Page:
Zeltnera muehlenbergii - Muhlenberg's centaury

Red-Listed [E-flora]

"General: Annual herb from a short taproot stems solitary, simple or branched, 3-30 cm tall." [IFBC-E-flora]

"Leaves: Basal leaves forming a conspicuous rosette, egg-shaped, 5-25 mm long, rounded at the tip stem leaves narrower and abruptly pointed." [IFBC-E-flora]

"Habitat / Range Moist meadows in the lowland zone rare in SW BC, known only from SE Vancouver Island and Chatham Island S to NV and CA." [IFBC-E-flora]



Scientific Names

  • Erythraea centaurium L.
  • Centaurii majoris
  • Sabbatia angularis, Pers.
  • Gentianaceae
  • Gentian family

Common Names

  • American centaury
  • Bitter herb
  • Bluebottle
  • Bluet
  • Century
  • Centory
  • Christ’s ladder
  • Common centaury
  • European centaury
  • Feverwort
  • Forking centaury
  • Greater centaury
  • Red centaury

Parts Usually Used

Description of Plant(s) and Culture

A small plant of the gentian family, with flat-clusters of red or rose flowers. The stem is four-cornered and grows to a height of 4-20 inches (10-50 cm). The leaves are decussate. The red, star-shaped flowers, which open only when the sun shines, are arranged in umbellike panicles.

Flower in July and seed within a month after.

The small or lesser centaury has yellow flowers. Used the same as greater centaury.

There is a centaury that has white flowers. Not found commonly in the wild.
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Where Found

Grows in Europe, Asia, North Africa, and North America. Found in damp meadows, pastures, and in thinly wooded areas.
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Medicinal Properties

Tonic, stomachic, aromatic, cholagogue, diaphoretic, digestive, febrifuge, emetic, stimulant
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Biochemical Information

Bitter principles, including gentiopicrine and erythrocentaurin, valeric acid, wax, etc.
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Legends, Myths and Stories

Remember the old saying “Medicine has to taste bitter otherwise, it won’t do any good” ? That applies double to centaury.

Named after the Centaur, Chiron, who was said to have discovered medicinal properties of the plant.

Culpeper says of Centaury, “Tis very wholesome but not very toothsome.”
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This is an herb that may be used for nearly any problem. A tonic for those who are unable to exercise in the open air. It is used for gas, colic, bloating, heartburn, dyspepsia, stimulate appetite, and constipation, and aids the proper assimilation and digestion of food. If taken in too concentrated an infusion, it will produce vomiting. Extract prepared with vodka is given for high blood pressure, liver and gall bladder problems. Lotions containing centaury have been used on the skin to remove different kinds of blemishes. It is used as a treatment for muscular rheumatism, gout, convulsions, tuberculosis, cramps, snakebites, helps vision. It kills worms as do most bitters.

Externally, the juice applied to the eyes will clear the vision, and applied to wounds, ulcers, old sores, bruises, will help promote healing. The decoction applied to the skin regularly will clear the skin of freckles and spots. In ancient times it was a primary cure for intermittent fevers and malaria, as well as a remedy for snake poison and other animal bites. A decoction externally applied also will destroy lice and other parasites in the hair.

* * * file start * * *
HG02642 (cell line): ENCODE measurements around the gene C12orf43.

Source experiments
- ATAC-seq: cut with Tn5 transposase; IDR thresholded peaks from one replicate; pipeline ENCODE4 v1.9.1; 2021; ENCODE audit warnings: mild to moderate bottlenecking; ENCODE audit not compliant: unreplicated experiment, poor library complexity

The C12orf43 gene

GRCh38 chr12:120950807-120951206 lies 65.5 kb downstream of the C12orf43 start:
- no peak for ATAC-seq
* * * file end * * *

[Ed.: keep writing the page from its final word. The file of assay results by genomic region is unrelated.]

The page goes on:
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Formulas or Dosages

Use 2 tsp. of the herb to 1 cup of boiling water let steep for 20-30 minutes, cool, and take a cupful every day, one swallow at a time.

Tincture: 1 tsp. taken before meals.
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Do not collect this medicinal plant yourself under any circumstances, as European centaury, like all other members of the gentian family, is on the list of protected plants!
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Back to Eden , by Jethro Kloss Back to Eden Publishing Co., Loma Linda, CA 92354, Original copyright 1939, revised edition 1994

The Nature Doctor: A Manual of Traditional and Complementary Medicine , by Dr. H.C.A. Vogel Keats Publishing, Inc., 27 Pine Street (Box 876) New Canaan, CT. 06840-0876. Copyright Verlag A. Vogel, Teufen (AR) Switzerland 1952, 1991

The Complete Medicinal Herbal , by Penelope Ody, Dorling Kindersley, Inc, 232 Madison Avenue, New York, NY 10016, First American Edition, copyright 1993

Herbal Gardening, compiled by The Robison York State Herb Garden, Cornell Plantations, Matthaei Botanical Gardens of the University of Michigan, University of California Botanical Garden, Berkeley., Pantheon Books, Knopf Publishing Group, New York, 1994, first edition

The Magic of Herbs , by David Conway, published by Jonathan Cape, Thirty Bedford Square, London, England. (Out of print)

Indian Herbalogy of North America , by Alma R. Hutchens, Shambala Publications, Inc., Horticultural Hall, 300 Massachusetts Avenue, Boston, Massachusetts 02115, 1973

The Complete Medicinal Herbal , by Penelope Ody, Dorling Kindersley, Inc, 232 Madison Avenue, New York, NY 10016, First American Edition, copyright 1993

Planetary Herbology , by Michael Tierra, C.A., N.D., O.M.D., Lotus Press, PO Box 325, Twin Lakes. WI 53181., Copyright 1988, published 1992

American Folk Medicine /i>, by Clarence Meyer, Meyerbooks, publisher, PO Box 427, Glenwood, Illinois 60425, 1973

Webster’s New World Dictionary , Third College Edition, Victoria Neufeldt, Editor in Chief, New World Dictionaries: A Division of Simon & Schuster, Inc., 15 Columbus Circle, New York, NY 10023

The Yoga of Herbs: An Ayurvedic Guide to Herbal Medicine , by Dr. David Frawley & Dr. Vasant Lad, Lotus Press, Twin Lakes, Wisconsin, Second edition, 1988.